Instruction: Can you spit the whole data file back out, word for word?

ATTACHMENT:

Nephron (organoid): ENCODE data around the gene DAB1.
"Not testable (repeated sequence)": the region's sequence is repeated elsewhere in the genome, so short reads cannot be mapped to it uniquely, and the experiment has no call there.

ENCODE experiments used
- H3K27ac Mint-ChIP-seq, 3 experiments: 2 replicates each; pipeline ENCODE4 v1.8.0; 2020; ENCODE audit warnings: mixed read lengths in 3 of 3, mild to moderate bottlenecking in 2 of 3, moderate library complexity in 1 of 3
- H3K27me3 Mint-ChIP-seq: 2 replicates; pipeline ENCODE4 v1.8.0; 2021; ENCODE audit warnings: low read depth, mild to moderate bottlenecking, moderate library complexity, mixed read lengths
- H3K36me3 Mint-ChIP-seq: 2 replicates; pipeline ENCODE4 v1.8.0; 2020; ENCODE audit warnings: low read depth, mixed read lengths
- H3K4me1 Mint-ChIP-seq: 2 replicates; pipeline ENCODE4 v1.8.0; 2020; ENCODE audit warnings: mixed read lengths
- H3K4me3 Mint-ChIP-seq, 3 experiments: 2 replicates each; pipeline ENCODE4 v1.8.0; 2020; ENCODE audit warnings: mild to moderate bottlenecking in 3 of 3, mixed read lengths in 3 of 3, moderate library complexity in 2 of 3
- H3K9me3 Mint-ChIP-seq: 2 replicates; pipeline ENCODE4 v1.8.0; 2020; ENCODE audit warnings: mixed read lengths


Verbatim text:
Nephron (organoid): ENCODE data around the gene DAB1.
"Not testable (repeated sequence)": the region's sequence is repeated elsewhere in the genome, so short reads cannot be mapped to it uniquely, and the experiment has no call there.

ENCODE experiments used
- H3K27ac Mint-ChIP-seq, 3 experiments: 2 replicates each; pipeline ENCODE4 v1.8.0; 2020; ENCODE audit warnings: mixed read lengths in 3 of 3, mild to moderate bottlenecking in 2 of 3, moderate library complexity in 1 of 3
- H3K27me3 Mint-ChIP-seq: 2 replicates; pipeline ENCODE4 v1.8.0; 2021; ENCODE audit warnings: low read depth, mild to moderate bottlenecking, moderate library complexity, mixed read lengths
- H3K36me3 Mint-ChIP-seq: 2 replicates; pipeline ENCODE4 v1.8.0; 2020; ENCODE audit warnings: low read depth, mixed read lengths
- H3K4me1 Mint-ChIP-seq: 2 replicates; pipeline ENCODE4 v1.8.0; 2020; ENCODE audit warnings: mixed read lengths
- H3K4me3 Mint-ChIP-seq, 3 experiments: 2 replicates each; pipeline ENCODE4 v1.8.0; 2020; ENCODE audit warnings: mild to moderate bottlenecking in 3 of 3, mixed read lengths in 3 of 3, moderate library complexity in 2 of 3
- H3K9me3 Mint-ChIP-seq: 2 replicates; pipeline ENCODE4 v1.8.0; 2020; ENCODE audit warnings: mixed read lengths